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Bricks formed out of mud or clay, and baked in a kiln or under the sun. Adobe bricks are often bonded together with mud- or lime-mortar joints, and coats of lime-and-sand stucco often cover adobe walls to prevent them from eroding in the rain. The use of adobe bricks dates back to prehistoric times, and continues today. Adobe buildings are particularly common in the southwestern United States, where they are indigenous.
A series of arches supported by columns or other vertical elements.
A curved or pointed structural element that is supported at its sides.
A characteristic (particularly of classical architecture) by which the two sides of a facade or architectural floor plan of a building present mirror images of one another.
An opening with a curved or pointed top.
A window lighting an attic story, and often located in a cornice. Attic windows are common to ancient Greek and Greek Revival architecture.
An enclosed brick or stone oven built adjacent to a hearth in early Dutch Colonial houses. As a bake oven’s walls are made of solid, insulating materials, it can maintain an even temperature for many hours.
A platform that projects from the wall of a building, and which is enclosed on its outer three sides by a balustrade, railing, or parapet.
A vertical supporting element, similar to a small column.
A railing consisting of a row of balusters supporting a rail.
A section of a building distinguished by vertical elements such as columns or pillars. Often, a bay will protrude from the surface of the wall in which it is situated, thus creating a small, nook-like interior space, often of a rectangular or semi-hexagonal outline. See bay window.
A projecting bay that is lit on all of its projecting sides by windows. See bay.
A wooden siding treatment in which wide, vertically oriented boards are separated by narrower strips of wood called “battens, ” which form the joints between the boards. This is a technique common to American folk architecture.
A curved bay window. See bay window and bay.
A roof shaped like a bell, and typically situated on top of a round tower. The bell roof has origins in Normandy, toured extensively by Stanford White, who incorporated bell roofs into many of his Shingle Style houses and buildings.
A small, square cupola that functions as a lookout tower, located at the top of a building. Belvederes are characteristic of Italianate houses.
A form of plaster made of mud, clay and moss used in poteaux-en-terre construction in French Colonial architecture, particularly in Louisiana.
A reinforcing and/or stabilizing element of an architectural frame.
A projection from a vertical surface that provides structural and/or visual support for overhanging elements such as cornices, balconies, and eaves.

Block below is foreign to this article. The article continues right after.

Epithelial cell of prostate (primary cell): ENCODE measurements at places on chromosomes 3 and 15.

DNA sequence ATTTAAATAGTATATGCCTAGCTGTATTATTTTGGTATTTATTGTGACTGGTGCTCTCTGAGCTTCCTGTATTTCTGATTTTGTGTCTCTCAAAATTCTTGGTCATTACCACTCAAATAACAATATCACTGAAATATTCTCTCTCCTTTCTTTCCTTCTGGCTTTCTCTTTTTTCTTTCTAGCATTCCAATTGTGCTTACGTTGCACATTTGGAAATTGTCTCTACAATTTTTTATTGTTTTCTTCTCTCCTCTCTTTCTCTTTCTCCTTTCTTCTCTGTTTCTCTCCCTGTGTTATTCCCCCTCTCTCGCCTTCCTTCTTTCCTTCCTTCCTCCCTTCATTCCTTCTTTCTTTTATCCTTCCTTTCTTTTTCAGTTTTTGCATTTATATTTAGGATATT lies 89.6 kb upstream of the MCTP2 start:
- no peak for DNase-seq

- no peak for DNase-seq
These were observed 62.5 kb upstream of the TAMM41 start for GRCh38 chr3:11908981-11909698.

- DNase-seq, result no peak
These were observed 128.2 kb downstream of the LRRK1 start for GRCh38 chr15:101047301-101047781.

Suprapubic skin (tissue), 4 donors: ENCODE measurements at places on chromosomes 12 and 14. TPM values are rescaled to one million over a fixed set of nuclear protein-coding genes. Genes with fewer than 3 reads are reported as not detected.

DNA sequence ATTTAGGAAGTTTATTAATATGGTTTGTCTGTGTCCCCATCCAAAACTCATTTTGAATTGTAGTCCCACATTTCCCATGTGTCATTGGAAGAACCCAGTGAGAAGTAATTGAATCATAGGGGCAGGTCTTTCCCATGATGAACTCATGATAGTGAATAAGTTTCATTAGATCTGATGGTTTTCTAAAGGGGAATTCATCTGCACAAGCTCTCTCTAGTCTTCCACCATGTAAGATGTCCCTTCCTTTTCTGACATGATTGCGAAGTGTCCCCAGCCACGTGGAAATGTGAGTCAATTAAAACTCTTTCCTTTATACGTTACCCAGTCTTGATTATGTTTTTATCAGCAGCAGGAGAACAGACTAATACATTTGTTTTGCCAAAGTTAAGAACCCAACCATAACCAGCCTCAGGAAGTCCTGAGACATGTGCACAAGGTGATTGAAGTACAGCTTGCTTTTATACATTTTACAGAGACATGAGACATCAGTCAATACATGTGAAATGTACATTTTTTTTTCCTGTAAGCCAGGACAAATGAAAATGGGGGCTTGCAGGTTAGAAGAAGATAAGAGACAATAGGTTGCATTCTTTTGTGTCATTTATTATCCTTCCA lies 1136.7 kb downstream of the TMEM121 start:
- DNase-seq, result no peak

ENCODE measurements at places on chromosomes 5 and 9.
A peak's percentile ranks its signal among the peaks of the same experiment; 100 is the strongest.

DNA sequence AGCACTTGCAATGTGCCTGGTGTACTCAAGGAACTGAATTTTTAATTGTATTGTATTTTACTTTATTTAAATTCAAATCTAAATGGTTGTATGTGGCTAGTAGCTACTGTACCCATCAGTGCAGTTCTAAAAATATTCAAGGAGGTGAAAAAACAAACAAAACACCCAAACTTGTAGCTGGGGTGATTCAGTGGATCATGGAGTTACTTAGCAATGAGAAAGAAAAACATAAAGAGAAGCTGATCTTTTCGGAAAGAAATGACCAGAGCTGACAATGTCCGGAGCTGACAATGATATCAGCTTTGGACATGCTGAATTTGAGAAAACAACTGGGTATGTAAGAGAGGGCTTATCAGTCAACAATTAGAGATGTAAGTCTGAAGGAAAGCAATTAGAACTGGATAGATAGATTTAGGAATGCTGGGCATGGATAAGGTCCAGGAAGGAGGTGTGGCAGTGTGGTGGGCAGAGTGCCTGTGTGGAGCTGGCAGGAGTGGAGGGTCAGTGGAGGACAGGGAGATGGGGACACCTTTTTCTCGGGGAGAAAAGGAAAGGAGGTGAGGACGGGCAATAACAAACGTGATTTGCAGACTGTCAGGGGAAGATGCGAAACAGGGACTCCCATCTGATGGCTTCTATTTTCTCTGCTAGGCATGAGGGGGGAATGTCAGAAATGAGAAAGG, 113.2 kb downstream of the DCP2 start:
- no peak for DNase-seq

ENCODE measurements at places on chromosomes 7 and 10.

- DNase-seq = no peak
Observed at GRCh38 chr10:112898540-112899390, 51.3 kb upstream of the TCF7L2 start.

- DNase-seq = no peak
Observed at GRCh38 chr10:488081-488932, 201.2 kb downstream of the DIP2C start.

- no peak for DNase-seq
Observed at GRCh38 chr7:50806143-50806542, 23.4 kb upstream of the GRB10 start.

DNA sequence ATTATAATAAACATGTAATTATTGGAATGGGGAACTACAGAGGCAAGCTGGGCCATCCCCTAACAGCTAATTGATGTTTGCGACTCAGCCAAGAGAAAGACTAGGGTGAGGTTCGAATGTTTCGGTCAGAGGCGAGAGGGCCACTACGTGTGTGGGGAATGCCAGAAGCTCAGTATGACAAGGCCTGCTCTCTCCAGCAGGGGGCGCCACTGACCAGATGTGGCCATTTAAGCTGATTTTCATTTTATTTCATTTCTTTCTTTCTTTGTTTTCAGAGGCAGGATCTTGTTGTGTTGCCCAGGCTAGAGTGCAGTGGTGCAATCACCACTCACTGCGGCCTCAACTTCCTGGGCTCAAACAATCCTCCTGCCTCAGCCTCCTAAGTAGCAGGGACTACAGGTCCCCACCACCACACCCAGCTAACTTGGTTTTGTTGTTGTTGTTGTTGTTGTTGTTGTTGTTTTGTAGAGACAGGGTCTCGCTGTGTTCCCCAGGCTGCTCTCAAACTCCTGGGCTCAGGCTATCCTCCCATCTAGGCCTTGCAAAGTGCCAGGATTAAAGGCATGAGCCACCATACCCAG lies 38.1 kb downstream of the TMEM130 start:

A window frame that is hinged on one vertical side, and which swings open to either the inside or the outside of the building. Casement windows often occur in pairs.
A passageway that cuts through the center of a building, from front to back, and off of which rooms open to the sides.
A timber dwelling, cottage, or lodge with a gable roof and wide eaves, indigenous to the Swiss Alps, but now found worldwide.
A design that incorporates a pointed shape similar to an accent mark, common to Art Deco architecture.
Chimney Stacks and Bundles
Chimney flues visible from the exterior of a house, and sometimes very decorative.
Architecture modeled after the buildings of ancient Greece and Rome.
Classical Figurative Statuary
Statues of men and women dressed in ancient Grecian or Roman attire.
In the late 19th- and early 20th-centuries, a kitchen inspired by the kitchens of Colonial America. A colonial kitchen is usually large, with a wide, open hearth, and contains no modern conveniences (or else contains modern conveniences contrived to look pre-modern). Colonial revivalists of the late 19th- and early 20th-centuries looked back upon colonial dwellings, especially colonial kitchens, with nostalgia for earlier, pre-industrial times. The colonial kitchen display of the World’s Columbian Exposition of 1893 in Chicago was exceedingly popular amongst Colonial Revival enthusiasts.
A range of columns that supports a string of continuous arches or a horizontal entablature.
A supporting pillar consisting of a base, a cylindrical shaft, and a capital on top of the shaft. Columns may be plain or ornamental.
See Corinithian Order.
A roof shaped like a cone.
A variation of the Ionic order, and the youngest (dating from the 4th century B.C.E.) of the three basic orders of classical Greek architecture (the others being the Doric and the Ionic orders). The Corinthian column was the showiest of the three basic columns, with a tall acanthus leaf capital, a molded base, and a slender, fluted shaft. The Corinthian order was utilized in ancient Greece almost exclusively for temple interiors, but became very prominent in ancient Rome, due to the ancient Romans’ taste for excessive ornamentation, particularly in architecture. Ever the imitators, but rarely the inventors, the ancient Romans grafted the volute scrolls of the Ionic order onto the capitals of the Corinthian order to result in the Composite Order.